Now, I certainly don’t mean to scare you and your plants off the back porch. In fact, your inadvertent reuse of AC condensate is a great example of smart water conservation. A home AC unit can suck anywhere from two to 10 gallons of perfectly good water out of the air every day – so why just dump it all on the ground? Some savvy gardeners already capture the drips from their units, using strategies as simple as sticking a bucket under the outflow pipe, and as elaborate as building automatic watering systems over their beds. Think of it as a cousin to the rain barrel: using water from the sky so you don’t have to turn on the tap.
Plenty of larger-scale operations have wised up to the water savings draining out of their windows, too. Innovative systems in jungle-y climates like Texas capture hundreds or even thousands of gallons of water every day: In San Antonio, a mall reuses about 250 gallons per day in its cooling towers, and the library saves up to 1,400 gallons daily to water the grounds. At the University of Texas, a combined rainwater-condensate system collects up to 110,000 gallons per day, and Texas A&M reuses AC water from many campus buildings. There’s lots more potential for setups like this, especially in wiltingly muggy places from Atlanta to Chicago — including, I’d wager, Jersey City.
Mind you, this isn’t my blessing to crank the AC willy-nilly. Arctic air in the summertime requires loads of energy, and the overheated have myriad other options in a heat wave. But if you’re going to use AC, you might as well find the silver lining in the dreadfully humid weather and gobble up all the free water you can.
About a year ago, I started wondering about the impact of climate change on mental health. After all, depression is already the second leading cause of disability around the world, depression can be kicked off by stress, and watching the ocean inch up to your doorstep or seeing drought destroy your crops and take away your livelihood can be pretty nerve-racking.
I checked the most recent IPCC report. Nothing on mental health. I checked news articles. Nada. I checked the scientific literature, and found a few things, mostly from Australian scientists.
So I headed Down Under, and found a small but dedicated research community. I also found recalcitrant farmers, concerned members of Aboriginal communities, a climate change philosopher, and the beginnings of a new vocabulary.
Research on mental health and climate change in Australia pretty much starts and ends with a very modest and soft-spoken psychiatric epidemiologist, Helen Berry of the University of Canberra. She’s responsible for 27 papers and book chapters published on the subject since 2011. Her studies don’t focus on specific psychiatric diagnoses, but general mental health and well-being. So: How often do you feel distressed? How are you sleeping? Do you talk to others about your distress or do you keep it to yourself?Helen Berry
Berry has documented increased levels of distress in young people in drought-affected areas, and in farmers as well. The farmers she’s studied have shown a strong reluctance to use mental health services. She’s also looked at the effect of climate change on Aboriginal communities.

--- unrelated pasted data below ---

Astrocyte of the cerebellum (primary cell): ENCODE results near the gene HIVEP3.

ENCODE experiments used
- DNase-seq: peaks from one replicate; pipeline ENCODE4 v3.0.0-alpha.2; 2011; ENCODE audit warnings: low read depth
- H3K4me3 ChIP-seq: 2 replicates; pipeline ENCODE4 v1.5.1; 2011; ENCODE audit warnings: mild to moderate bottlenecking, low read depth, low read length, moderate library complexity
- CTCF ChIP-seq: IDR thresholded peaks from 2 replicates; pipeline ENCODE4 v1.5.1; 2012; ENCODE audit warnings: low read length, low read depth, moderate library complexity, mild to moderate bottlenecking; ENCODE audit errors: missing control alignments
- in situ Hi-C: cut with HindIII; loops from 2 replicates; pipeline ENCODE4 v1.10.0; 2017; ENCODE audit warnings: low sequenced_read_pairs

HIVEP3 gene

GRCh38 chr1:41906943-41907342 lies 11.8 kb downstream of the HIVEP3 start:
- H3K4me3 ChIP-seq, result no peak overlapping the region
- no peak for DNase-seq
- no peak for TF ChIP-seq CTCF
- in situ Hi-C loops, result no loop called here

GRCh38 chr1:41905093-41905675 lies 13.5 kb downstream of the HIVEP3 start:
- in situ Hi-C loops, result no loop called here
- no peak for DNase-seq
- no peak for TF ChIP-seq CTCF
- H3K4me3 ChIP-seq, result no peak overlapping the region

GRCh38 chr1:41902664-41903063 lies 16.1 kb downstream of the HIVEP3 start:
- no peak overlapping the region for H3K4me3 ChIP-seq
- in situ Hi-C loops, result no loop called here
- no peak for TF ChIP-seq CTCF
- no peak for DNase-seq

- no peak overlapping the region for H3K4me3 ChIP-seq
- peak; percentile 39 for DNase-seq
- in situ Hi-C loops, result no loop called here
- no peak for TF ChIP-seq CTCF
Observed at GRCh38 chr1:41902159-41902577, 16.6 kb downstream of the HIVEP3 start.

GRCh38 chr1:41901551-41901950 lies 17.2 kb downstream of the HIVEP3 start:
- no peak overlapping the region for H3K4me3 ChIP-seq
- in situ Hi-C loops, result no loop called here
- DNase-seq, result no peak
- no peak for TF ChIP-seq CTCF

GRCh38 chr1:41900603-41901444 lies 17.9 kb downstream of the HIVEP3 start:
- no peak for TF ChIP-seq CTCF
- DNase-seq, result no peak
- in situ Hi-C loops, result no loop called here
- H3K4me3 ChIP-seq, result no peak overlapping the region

“When you think about what climate change does, it basically increases the risk of weather-related disasters of one sort or another,” she said. “What happens from a psychological point of view is people get knocked down. Whenever people are knocked down, they have to get up again and start over. And the more that happens, the more difficult it is to keep getting up.”
I spoke to elders from several Aboriginal communities in New South Wales who all told of a general sense of unease. All have noticed something — the absence of snow in the winter, the disappearance of rivers. One woman said, “I feel like the world is ending, that’s what I think. It’s scary.” Her solace: working in her garden.
That corresponds with what Berry has found in her scientific studies — a sense of despair, but also an enthusiasm for re-connecting with the land.
That’s what James Williams has noticed as well. He’s a member of the Aboriginal community in New South Wales and used to head a local land council. He’s now a caseworker for the state’s Department of Family and Community Services. What people do to the land gets done back to them, he said. “We have a saying: If you look after the land and the rivers, the land and the rivers will look after you.” People in his community see the changes as something brought on them by others who are not looking after the land and rivers. But they’re not angry, according to Williams. They’re frustrated.
Also like Berry, Williams has noticed that when people take action to restore the environment, it energizes them and lessens their anxiety. He points to various Aboriginal groups working on traditional resource management, including burning off the low brush that fuels bush fires.
Berry is studying children as well. In an ongoing study in Queensland, she and her colleagues have found that children with low levels of connectedness — not much family, low involvement in school or other group activities — are at a much higher risk of being traumatized by fires, floods, and the like.
A challenging field
Berry’s line of research has led her to some complicated challenges. As with all things climate change, definitions are difficult. “We all know what a drought is intuitively. It doesn’t rain,” Berry said. “But trying to actually define a drought statistically and measure it, and then go a step further and say who was exposed to that, is a really hard thing to do technically.”